Skip to main content

Shoulder injury led Rams' Bradford to seek advice from Brees

ST. LOUIS -- It's not your typical role-model week for Sam Bradford.

Sure, the St. Louis Rams' rookie quarterback was excited to see how he matched up with Matt Ryan last month and Philip Rivers back in October. There's more of a connection this week entering Sunday's game at New Orleans.

Before undergoing shoulder surgery last year, Bradford received some advice from a player who spent time on Dr. James Andrews' operating table. Drew Brees, who came all the way back from career-threatening shoulder surgery in 2005, counseled the future No. 1 pick to be diligent with his rehabilitation.

Some encouraging words from the doctor, too. Andrews told the future No. 1 pick that Brees' injury was 10 times worse. And look at what Brees has accomplished for the Saints.

"He told me that there were people that were very skeptical he would be able to come back or even throw a football," Bradford said. "Knowing that he could come back from such a severe shoulder injury and knowing that mine wasn't nearly as bad gave me a lot of confidence going into the surgery. It let me know that going through the rehab I would be fine."

Brees and Bradford initially connected because they have the same agent, Tom Condon of St. Louis. Right away, there was mutual respect.

The most impressive aspect of Bradford's rookie season, to Brees' thinking, is his ability to not beat himself. Bradford has 17 touchdown passes and 10 interceptions, three of them coming in a season-opening loss to the Arizona Cardinals.

"Some guys learn faster than others, and it seems like Sam Bradford learned that pretty quick," Brees said. "It took me getting benched three times to learn that in about three years, so he's much further ahead than I was at that stage, that's for sure."

The surprising NFC West-leading Rams (6-6) are 1-1 in Bradford's first two games against top quarterbacks, beating Rivers' Chargers 20-17 in Week 6 and losing 34-17 to Ryan's Falcons in Week 11. In those two games, the rookie was a combined 45-of-73 passing for three touchdowns with an interception (against Atlanta) that ended his NFL rookie-record run of 169 consecutive passes without a pick.

Not that Bradford is interested in keeping track or trying to post a better yardage total than his counterpart. He just wants to keep improving and learning from his elders.

The Saints have the NFL's third-ranked offense, and Brees leads the league with 25 touchdown passes, although his interception total is up at 16.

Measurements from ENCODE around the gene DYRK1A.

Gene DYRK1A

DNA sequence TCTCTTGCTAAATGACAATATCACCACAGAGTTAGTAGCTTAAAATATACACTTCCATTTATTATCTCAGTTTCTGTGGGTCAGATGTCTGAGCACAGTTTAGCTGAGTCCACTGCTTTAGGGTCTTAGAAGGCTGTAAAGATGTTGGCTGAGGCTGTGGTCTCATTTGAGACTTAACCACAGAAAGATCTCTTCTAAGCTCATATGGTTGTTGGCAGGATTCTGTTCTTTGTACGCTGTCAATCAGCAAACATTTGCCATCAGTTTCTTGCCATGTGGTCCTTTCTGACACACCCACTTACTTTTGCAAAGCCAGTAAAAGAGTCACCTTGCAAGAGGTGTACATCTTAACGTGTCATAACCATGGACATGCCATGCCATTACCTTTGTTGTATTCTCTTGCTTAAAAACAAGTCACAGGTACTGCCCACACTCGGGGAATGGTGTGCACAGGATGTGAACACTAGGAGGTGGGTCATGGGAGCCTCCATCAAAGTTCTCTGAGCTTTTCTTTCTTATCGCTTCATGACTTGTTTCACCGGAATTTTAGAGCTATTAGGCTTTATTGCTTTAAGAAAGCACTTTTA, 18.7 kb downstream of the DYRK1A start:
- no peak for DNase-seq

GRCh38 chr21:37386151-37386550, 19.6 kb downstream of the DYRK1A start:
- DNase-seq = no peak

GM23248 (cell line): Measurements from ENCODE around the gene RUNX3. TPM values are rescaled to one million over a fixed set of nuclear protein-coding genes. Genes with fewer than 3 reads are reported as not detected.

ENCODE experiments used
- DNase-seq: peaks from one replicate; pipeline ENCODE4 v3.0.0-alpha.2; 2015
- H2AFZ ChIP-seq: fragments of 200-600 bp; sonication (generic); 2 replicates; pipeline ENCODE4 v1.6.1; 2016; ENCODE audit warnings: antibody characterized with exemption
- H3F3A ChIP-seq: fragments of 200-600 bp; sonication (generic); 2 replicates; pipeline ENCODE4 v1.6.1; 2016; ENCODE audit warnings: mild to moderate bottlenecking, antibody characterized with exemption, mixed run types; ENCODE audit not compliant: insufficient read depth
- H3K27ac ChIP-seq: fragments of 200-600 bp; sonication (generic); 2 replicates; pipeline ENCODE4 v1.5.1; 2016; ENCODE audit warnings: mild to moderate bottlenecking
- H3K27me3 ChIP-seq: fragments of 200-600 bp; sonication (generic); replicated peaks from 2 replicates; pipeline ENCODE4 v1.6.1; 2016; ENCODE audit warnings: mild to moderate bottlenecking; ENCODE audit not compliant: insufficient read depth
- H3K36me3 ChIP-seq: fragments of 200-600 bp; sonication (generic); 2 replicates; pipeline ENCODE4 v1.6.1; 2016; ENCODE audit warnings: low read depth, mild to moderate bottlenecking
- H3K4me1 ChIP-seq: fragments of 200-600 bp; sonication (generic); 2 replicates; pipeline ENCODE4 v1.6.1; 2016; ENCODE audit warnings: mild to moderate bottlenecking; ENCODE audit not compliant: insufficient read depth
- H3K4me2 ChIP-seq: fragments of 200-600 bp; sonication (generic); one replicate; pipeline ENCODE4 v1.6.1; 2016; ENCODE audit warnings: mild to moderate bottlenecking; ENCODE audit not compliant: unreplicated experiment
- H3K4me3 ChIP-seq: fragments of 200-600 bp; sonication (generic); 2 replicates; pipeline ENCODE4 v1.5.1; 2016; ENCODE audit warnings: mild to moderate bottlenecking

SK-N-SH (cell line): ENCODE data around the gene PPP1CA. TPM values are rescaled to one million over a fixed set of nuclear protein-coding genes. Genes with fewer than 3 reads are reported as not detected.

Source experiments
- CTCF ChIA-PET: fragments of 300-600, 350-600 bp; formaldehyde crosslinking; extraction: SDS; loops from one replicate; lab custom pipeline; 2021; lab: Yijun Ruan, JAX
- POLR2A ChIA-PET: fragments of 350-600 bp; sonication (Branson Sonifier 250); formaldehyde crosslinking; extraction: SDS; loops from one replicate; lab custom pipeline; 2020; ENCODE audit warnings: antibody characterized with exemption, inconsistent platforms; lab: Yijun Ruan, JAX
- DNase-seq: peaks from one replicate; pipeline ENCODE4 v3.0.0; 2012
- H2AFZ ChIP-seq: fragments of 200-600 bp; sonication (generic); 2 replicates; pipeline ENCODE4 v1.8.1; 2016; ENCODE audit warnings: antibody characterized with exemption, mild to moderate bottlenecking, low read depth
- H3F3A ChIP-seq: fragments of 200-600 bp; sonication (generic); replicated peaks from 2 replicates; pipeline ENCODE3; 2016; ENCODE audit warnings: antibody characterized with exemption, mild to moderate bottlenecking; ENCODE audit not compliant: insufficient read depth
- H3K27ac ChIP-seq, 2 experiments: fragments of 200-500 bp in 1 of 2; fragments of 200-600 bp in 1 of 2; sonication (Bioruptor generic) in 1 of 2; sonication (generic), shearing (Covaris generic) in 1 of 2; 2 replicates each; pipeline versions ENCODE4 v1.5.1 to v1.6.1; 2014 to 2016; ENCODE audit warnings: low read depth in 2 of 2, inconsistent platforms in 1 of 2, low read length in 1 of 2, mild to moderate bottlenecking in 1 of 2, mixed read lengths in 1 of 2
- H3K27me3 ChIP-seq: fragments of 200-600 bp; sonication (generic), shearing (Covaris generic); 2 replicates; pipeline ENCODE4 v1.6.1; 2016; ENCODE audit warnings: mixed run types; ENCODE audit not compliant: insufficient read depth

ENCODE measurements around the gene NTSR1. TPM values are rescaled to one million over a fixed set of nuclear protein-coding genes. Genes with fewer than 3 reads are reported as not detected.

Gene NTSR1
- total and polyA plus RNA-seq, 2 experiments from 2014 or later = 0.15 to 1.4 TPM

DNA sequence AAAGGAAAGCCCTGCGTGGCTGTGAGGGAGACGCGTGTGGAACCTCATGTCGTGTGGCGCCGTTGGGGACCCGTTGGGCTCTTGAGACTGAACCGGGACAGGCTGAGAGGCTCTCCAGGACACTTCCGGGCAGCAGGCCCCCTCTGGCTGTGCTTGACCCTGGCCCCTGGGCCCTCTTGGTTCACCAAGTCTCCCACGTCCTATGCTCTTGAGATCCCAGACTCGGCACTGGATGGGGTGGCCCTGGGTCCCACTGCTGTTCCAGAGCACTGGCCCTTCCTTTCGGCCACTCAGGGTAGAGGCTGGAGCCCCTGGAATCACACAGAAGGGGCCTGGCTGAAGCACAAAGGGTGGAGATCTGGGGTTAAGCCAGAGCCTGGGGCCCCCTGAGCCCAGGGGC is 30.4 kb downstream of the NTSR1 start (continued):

"They've got a lot of playmakers that push the ball down the field," Bradford said. "They're exciting to watch. We can take some things from that offense and do them here."

Especially from Brees, the four-time Pro Bowl pick and Super Bowl MVP. Brees has passed for 21,932 yards since joining New Orleans in 2006, the most by a quarterback in any five-year span in NFL history.

"He makes plays in the pocket, he makes plays out of the pocket," Bradford said. "He's very accurate, and he always seems to get them into the right play.

"I think when you watch him play, there's really nothing you don't like."

Last week, Bradford learned the Rams can win even if he's not at his best and that he doesn't need to do it all. Steven Jackson rushed for 102 yards, and the defense threw a shutout in the final three quarters of a 19-6 victory at Arizona, picking up the slack despite Bradford's third-worst passer rating of 66.3 -- topped only by the opener and the Rams' lone stinker, a 44-6 loss at Detroit in Week 5.

With St. Louis nursing a 9-6 lead early in the third quarter, Bradford threw just his second interception in the last seven games. The Rams had only 288 total yards and settled for field goals, failing to convert on their first eight third-down tries before putting it together at the finish while running out the final 5:17.

"Give them credit for stopping us," Bradford said. "But at the same time there were some things we saw on film that we could have done to keep drives going, especially when we got into the red zone."

Copyright 2010 by The Associated Press

This article has been reproduced in a new format and may be missing content or contain faulty links. Please use the Contact Us link in our site footer to report an issue.